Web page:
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York City Guide

Visit Historic York with DFDS

York is one of the most popular tourist destinations in England, and for good reason.

Most people will have an image in their head when they picture an English city, and that image will probably look a lot like York. Medieval streets and quaint shops nestled within the ancient city walls, along with a castle and the imposing Minster.

Exploring the streets of York is an attraction in itself, but there are also some fantastic places to visit, such as the National Railway Museum and the JORVIK Viking Centre.

Image credit: VisitYork

Getting to York

York is an easy place to get to by car or public transport, making it perfect for a long stay or a day trip if you’re staying elsewhere in the north of England. From our ferry port in Newcastle, you can drive to York in around 1 hour 40 minutes, taking the A19 through Middlesbrough. Alternatively, there are regular trains from Newcastle Central station to the centre of York, that take just under an hour. It’s also around half an hours drive from neighbouring Leeds, or 20 minutes on the train.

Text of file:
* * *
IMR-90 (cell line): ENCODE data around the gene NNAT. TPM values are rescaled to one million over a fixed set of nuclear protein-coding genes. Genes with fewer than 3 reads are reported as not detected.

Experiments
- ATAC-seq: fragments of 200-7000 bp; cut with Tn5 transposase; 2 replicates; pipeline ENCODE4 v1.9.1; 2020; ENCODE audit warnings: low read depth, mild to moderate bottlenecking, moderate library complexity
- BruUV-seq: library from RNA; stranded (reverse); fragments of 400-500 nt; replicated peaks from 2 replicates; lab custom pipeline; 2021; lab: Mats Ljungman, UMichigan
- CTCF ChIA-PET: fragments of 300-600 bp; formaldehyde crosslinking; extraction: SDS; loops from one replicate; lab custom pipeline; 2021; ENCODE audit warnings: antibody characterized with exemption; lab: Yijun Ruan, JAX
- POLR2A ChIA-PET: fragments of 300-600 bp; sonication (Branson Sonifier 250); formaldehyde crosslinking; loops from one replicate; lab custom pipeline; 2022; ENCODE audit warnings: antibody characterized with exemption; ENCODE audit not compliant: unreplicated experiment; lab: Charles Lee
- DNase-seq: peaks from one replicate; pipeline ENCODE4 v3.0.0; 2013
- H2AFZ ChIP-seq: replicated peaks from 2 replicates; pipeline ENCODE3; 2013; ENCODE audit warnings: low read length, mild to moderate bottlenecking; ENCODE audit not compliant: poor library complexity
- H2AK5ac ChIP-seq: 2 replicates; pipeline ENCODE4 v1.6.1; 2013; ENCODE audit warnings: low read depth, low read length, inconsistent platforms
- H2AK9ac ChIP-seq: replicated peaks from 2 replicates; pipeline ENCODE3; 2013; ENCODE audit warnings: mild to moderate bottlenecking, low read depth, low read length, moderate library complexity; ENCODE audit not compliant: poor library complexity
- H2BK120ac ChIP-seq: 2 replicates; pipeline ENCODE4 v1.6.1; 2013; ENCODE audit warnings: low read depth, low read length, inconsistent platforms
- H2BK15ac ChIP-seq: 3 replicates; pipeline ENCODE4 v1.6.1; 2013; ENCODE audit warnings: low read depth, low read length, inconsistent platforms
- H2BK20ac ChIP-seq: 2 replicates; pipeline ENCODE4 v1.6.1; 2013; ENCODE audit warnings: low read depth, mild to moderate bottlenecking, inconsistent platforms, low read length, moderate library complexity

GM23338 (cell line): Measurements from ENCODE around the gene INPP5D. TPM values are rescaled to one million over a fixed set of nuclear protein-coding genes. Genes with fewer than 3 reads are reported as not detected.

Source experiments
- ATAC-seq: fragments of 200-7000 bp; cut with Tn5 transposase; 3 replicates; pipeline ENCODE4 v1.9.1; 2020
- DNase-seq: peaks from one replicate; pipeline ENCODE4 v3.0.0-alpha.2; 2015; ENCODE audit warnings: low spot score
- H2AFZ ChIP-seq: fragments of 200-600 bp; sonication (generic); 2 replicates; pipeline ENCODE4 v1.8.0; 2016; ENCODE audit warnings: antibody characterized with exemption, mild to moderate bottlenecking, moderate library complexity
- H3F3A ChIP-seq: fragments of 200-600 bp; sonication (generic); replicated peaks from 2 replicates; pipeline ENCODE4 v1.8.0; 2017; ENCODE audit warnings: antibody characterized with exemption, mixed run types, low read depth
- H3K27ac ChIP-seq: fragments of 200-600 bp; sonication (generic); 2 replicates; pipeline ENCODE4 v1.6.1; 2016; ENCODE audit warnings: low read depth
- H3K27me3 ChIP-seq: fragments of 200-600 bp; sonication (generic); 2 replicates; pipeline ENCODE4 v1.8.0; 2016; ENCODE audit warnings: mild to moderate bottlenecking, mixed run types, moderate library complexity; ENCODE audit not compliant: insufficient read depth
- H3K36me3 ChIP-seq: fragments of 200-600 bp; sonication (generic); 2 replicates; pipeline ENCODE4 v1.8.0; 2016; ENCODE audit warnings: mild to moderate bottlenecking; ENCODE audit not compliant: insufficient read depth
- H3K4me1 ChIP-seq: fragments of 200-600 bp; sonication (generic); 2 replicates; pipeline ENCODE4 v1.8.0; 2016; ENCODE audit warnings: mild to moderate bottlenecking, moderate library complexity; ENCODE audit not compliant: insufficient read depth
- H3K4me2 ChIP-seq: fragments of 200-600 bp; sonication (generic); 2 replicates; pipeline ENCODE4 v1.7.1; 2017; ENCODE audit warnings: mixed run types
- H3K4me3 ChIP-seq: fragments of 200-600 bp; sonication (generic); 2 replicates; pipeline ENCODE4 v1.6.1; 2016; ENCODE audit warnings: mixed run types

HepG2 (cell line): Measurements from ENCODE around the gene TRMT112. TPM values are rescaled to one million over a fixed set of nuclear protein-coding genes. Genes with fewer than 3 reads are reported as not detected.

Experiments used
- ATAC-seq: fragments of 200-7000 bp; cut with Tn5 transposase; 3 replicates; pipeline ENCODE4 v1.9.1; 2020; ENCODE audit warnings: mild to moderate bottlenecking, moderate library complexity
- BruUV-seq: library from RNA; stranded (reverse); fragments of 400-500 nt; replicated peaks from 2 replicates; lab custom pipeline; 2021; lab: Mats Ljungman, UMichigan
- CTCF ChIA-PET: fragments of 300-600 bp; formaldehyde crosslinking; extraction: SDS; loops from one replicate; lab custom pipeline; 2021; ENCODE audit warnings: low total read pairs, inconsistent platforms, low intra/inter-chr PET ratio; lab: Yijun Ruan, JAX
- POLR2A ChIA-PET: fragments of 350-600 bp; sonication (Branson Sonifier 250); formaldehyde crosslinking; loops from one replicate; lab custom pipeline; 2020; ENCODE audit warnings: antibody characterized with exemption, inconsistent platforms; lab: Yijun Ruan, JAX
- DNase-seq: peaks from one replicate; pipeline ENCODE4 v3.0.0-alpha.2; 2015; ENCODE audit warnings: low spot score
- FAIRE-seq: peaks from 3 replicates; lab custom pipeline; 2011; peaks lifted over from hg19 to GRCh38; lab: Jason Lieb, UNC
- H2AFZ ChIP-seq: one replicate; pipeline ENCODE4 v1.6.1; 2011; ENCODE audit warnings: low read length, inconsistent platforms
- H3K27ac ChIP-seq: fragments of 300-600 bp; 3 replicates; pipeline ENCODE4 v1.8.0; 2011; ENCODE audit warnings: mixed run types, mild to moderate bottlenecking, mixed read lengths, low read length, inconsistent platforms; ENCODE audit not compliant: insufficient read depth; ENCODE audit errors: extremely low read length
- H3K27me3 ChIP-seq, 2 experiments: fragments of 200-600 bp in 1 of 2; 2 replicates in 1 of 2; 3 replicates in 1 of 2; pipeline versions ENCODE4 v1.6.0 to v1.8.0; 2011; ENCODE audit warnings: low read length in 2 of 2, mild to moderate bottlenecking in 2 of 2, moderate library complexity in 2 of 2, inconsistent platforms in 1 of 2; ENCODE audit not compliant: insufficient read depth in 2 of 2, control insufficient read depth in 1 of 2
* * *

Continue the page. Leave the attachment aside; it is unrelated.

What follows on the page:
What to see in York

The Minster Quarter is where the quaint cobbled streets lie in the shadow of the gothic spires of York Minster. The Minster itself is a must-see and is just as impressive inside as it is outside. Soaring arches and ancient tombs adorn the interior, with some truly breath-taking stained-glass windows. The National Railway Museum is a must for train fans. Inside you’ll find famous locomotives and carriages, including a collection of royal carriages used by monarchs from Queen Victoria to the current Elizabeth II.

Image credit: VisitYork

The history of York

To learn about the history of York you could the JORVIK Viking Centre, a journey back in time to see how the city looked 1,000 years ago. There are the remains of actual Viking houses and many incredible artefacts, and a ride through a recreated Viking York where you can see how they lived. Just outside York you have some beautiful countryside and historic attractions, such as the magnificent Castle Howard with its sweeping gardens and grand rooms, or nearby Stamford Bridge, site of the famous battle that dictated the course of England’s history, and marked the end of the Viking age.

Image credit: VisitYork

Cafes and Restaurants

You’re spoilt for choice when it comes to cafes and restaurants as the city is home to some famous establishments such as Betty’s Tea Rooms and the Guy Fawkes Inn, birthplace of the famous plotter.